St James’ Theatre Studio
#Tweeting it – My Verdict in 140 characters
4* This will take you back to your childhood – whatever age you are now. I defy anyone not to have a smile on their face during this show.
The Sherman Brothers are two of the most famous songwriters in film history. I doubt there is a person alive who can’t at least hum a song from Chitty Chitty Bang Bang or who doesn’t think about “A Spoonful of Sugar” whenever they’re cleaning. But what may be unknown is that the Sherman family have been writing songs for three generations and during “A Spoonful of Sherman” the audience are taken on a wonderful trip down memory lane and treated to an amazing cornucopia of some of the best of the Sherman family’s talents.
A Spoonful of Sherman features top West End singers, Stuart Matthew Price , Greg Castiglioni, Charlotte Wakefield and Emma Williams alongside Robert’s son Robbie – who is himself a writer of musicals. Robbie narrates the evening with a clear sense of pride. If you have a renewed interest in the Shermans following the recent Tom Hanks and Emma Thompson film, Saving Mr Banks about the making of Mary Poppins, A Spoonful of Sherman and the wonderful family stories about them really rounds off the tale perfectly. The heartwarming stories about his family, from Al Sherman, his grandfather, to his uncle and father Richard and Robert Sherman and on to his own life, really give a personal touch to the evening. Projections of family photos and memories of their lives give extra feeling and emotion to the songs as well as a wider understanding of how the songs and lyrics came about. It brings a new meaning to many of the lyrics when you understand their backgrounds and this makes the evening that little bit more special for the audience.
The most important part – the singing – is also rather beautiful. The quartet aren’t “just” singers but musical stars themselves. This brings a bit of vigor to these timeless classics as they interact with one another and really perform them, bringing the characters to life for just a moment. All of the company are fantastic singers and there isn’t a moment that is not enjoyable. However, the star of the show is the incredible Emma Williams; the original stage Truly Scrumptious. She has the most beautiful voice, she captivates the audience and adapts her voice wonderfully for the various styles of songs. Having spoken to Robbie Sherman after the show and having Williams in the company is rather special for him. His father was big fan of hers and so Robbie believes this would have made him particularly happy – especially when she sings the shunned from the stage musical “Lovely Lonely Man” – one of Robert Sherman’s favourites.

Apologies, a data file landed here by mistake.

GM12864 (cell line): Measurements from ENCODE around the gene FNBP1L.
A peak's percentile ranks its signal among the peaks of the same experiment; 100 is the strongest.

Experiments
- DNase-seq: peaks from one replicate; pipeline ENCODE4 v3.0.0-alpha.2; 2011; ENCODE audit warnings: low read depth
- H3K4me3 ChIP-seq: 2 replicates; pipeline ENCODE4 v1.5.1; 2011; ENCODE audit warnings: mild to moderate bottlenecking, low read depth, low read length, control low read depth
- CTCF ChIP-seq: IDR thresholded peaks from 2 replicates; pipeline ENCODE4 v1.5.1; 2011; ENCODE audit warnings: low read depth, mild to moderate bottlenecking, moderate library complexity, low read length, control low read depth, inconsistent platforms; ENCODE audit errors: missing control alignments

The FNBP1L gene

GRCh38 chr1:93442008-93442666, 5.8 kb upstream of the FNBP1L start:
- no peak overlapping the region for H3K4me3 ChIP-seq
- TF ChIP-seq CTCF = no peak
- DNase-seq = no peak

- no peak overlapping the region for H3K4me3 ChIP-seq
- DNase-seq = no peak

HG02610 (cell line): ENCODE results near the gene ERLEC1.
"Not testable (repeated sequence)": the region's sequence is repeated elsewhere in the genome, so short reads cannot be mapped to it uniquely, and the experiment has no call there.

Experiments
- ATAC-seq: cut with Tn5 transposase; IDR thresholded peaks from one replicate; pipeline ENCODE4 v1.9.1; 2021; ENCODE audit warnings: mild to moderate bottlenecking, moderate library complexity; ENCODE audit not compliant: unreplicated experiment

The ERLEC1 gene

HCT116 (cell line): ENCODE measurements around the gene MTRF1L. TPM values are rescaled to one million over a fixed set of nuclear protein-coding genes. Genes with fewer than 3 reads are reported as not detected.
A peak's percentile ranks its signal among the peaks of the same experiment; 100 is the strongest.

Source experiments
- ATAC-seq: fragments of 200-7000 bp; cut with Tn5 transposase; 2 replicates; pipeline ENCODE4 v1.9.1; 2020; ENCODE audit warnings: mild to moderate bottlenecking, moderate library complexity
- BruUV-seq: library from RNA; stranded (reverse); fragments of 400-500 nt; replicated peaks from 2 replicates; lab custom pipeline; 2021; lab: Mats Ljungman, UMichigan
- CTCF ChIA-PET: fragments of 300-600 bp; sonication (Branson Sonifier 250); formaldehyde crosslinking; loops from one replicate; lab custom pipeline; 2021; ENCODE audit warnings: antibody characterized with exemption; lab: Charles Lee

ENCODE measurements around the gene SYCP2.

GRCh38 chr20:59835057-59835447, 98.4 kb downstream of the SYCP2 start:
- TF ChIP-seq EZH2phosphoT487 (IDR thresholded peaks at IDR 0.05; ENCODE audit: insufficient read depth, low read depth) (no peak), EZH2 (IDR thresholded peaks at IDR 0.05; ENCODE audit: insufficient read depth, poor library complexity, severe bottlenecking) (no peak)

There is something for everyone in this chronological skip through the Sherman songbook. Firstly are Al Sherman’s songs, some of which may be lesser known by the younger audience members but are still quite lovely. There will still be a few which most people will recognise including Lets Get Together from The Parent Trap. Next up are all the favourites from The Sherman Brothers themselves including a medleys from Mary Poppins, Chitty Chitty Bang Bang, Winnie the Pooh and The Jungle Book. Don’t worry, all your toe tapping favourites are in there and you can even have a bit of a sing along. Finally are the compositions of Robert Sherman, some of which are from his musical Bumblescratch. Songs from three generations provides the perfect completion of the story of the Sherman family.
It was interesting listening to the songs out of the context of the musicals and also listening to them properly as an adult. The lyrics are quire stunning and the expertise and immense talent of The Sherman Brothers shines through. Their songs are powerful and emotive – they’re not all about sickly sweet Disney themes, these songs really are beautifully crafted. One particularly emotional moment was when Robbie Sherman took to the piano to play River Song from Tom Sawyer, written for him by his father.
I am not going to pretend that you will enjoy this if you are not a fan of Disney musicals or of the Sherman Brothers. You will not be turned around from disliking that sweet style that they produce. However, if you love a bit of nostalgia, enjoy flying a kite, singing with orangutans, feeding the birds or wondered what the wonderful thing about Tiggers is, you will have a Truly Scrumptious evening at A Spoonful of Sherman. Leaving the theatre with a spring in my step, I don’t expect my sugar rush from this evening to be over for sometime.